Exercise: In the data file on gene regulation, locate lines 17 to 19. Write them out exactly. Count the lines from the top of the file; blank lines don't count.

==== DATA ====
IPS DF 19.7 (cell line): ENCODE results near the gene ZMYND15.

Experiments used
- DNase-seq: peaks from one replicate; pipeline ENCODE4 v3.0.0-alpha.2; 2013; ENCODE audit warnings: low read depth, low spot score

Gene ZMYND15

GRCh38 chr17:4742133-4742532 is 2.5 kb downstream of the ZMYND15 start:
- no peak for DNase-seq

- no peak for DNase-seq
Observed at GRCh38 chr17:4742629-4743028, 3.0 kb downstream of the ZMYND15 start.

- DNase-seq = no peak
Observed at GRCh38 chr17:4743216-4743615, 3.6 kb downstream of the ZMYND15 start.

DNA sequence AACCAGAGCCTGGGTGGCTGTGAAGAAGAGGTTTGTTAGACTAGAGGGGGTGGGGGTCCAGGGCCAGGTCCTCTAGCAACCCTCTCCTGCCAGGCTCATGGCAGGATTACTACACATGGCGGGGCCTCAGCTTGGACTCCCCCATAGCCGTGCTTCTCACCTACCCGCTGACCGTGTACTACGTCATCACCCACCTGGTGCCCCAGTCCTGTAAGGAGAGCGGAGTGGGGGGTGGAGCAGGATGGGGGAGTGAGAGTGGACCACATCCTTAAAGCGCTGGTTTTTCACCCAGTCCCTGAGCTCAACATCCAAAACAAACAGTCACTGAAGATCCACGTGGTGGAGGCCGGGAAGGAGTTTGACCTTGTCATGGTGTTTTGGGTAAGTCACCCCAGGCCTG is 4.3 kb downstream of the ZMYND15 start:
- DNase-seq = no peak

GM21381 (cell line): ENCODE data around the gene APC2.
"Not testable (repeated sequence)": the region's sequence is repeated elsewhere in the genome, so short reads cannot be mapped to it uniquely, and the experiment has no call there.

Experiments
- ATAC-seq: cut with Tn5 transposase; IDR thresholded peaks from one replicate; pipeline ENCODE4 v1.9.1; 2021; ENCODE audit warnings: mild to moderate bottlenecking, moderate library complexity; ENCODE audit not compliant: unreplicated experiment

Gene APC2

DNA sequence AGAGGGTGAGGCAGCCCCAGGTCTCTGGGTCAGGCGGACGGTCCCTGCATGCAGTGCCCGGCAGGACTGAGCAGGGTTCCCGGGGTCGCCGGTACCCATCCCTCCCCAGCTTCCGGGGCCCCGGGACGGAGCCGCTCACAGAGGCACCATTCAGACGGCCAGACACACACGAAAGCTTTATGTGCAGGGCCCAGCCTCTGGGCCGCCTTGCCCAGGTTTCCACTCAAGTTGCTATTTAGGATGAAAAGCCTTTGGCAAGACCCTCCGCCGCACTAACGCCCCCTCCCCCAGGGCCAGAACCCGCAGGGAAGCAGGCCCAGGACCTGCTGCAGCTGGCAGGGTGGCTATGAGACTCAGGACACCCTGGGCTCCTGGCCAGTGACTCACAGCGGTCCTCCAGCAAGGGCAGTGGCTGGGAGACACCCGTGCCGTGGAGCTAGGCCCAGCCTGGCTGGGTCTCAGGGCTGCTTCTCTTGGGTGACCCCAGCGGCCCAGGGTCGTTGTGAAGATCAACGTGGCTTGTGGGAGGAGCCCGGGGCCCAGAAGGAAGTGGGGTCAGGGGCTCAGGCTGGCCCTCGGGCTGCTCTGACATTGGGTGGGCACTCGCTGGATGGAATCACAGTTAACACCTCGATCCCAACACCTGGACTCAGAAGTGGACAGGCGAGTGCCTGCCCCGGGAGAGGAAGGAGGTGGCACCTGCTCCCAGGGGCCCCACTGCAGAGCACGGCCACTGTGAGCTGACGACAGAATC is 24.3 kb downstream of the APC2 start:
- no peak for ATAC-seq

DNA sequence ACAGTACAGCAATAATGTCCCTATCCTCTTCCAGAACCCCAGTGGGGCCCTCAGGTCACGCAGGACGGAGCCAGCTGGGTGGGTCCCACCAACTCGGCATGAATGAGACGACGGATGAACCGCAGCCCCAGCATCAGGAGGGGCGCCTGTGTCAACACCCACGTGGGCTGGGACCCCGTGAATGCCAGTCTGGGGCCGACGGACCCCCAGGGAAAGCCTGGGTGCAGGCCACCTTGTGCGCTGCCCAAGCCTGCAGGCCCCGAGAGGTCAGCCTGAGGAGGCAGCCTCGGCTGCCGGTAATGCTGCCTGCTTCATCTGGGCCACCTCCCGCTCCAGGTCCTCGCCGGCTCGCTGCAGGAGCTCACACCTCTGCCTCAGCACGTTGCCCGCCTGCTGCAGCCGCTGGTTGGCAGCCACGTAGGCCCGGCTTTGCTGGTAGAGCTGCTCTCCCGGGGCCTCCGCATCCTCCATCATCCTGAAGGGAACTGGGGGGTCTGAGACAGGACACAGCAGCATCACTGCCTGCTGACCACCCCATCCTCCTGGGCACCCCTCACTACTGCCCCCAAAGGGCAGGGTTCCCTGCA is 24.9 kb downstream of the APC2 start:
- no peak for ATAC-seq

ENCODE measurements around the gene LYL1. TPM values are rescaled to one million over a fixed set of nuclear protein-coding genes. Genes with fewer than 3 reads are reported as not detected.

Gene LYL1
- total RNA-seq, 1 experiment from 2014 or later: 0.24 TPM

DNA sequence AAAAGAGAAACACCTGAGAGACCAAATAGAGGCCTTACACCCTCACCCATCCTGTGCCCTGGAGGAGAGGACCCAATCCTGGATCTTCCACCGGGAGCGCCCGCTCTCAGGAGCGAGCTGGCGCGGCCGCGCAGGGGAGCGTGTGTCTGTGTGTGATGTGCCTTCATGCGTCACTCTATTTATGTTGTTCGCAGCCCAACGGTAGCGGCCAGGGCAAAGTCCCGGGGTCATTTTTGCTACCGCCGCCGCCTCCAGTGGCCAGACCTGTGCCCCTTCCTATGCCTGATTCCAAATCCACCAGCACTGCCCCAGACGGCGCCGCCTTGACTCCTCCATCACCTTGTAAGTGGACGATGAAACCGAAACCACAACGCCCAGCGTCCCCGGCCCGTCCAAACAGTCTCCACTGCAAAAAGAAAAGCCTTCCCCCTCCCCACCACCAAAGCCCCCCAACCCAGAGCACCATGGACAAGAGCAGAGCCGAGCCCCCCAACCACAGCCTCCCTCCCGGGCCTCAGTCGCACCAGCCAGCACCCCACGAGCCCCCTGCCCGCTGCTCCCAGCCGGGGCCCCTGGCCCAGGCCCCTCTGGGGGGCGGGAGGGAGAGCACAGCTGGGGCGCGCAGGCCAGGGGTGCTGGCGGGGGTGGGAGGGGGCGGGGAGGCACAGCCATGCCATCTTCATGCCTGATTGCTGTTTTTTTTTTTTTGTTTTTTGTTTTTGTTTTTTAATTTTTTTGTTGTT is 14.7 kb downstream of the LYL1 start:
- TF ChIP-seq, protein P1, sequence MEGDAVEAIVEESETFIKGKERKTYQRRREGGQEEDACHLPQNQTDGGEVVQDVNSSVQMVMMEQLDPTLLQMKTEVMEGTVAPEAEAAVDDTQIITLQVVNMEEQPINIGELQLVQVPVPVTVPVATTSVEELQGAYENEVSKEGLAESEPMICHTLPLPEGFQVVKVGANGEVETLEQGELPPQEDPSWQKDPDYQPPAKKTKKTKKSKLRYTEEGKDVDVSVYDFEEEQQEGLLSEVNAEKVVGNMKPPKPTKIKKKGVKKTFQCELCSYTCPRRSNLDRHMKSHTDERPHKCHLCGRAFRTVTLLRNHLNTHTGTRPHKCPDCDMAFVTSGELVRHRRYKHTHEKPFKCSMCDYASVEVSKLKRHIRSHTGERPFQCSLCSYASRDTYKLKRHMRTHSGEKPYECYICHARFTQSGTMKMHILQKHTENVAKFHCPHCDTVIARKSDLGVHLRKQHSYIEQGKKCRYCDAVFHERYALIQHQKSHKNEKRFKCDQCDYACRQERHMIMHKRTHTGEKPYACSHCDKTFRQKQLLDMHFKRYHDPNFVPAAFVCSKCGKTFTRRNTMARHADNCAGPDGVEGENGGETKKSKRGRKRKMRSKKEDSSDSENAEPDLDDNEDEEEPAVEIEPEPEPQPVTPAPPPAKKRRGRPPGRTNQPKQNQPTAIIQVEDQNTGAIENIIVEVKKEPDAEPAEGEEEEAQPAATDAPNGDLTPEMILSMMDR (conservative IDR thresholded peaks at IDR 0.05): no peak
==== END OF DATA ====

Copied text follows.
Gene APC2

DNA sequence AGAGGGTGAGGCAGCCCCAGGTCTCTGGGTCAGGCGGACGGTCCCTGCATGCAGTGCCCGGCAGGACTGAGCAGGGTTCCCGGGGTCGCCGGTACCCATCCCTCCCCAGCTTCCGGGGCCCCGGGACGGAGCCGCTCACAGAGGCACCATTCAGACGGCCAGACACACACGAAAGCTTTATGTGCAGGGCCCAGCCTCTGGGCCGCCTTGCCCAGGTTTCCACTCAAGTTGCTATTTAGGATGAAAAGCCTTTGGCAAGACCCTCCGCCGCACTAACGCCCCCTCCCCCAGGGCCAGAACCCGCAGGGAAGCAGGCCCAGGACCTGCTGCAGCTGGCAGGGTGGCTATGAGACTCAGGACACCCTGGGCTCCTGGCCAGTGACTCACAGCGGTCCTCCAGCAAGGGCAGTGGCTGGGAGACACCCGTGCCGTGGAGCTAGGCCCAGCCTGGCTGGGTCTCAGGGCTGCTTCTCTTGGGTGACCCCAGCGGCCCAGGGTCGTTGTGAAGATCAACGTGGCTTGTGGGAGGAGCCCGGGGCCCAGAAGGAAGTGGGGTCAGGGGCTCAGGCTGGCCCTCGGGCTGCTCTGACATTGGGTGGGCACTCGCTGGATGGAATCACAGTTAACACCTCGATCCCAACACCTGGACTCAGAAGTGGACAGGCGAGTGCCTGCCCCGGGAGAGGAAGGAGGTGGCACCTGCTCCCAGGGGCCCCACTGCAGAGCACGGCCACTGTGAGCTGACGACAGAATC is 24.3 kb downstream of the APC2 start:
- no peak for ATAC-seq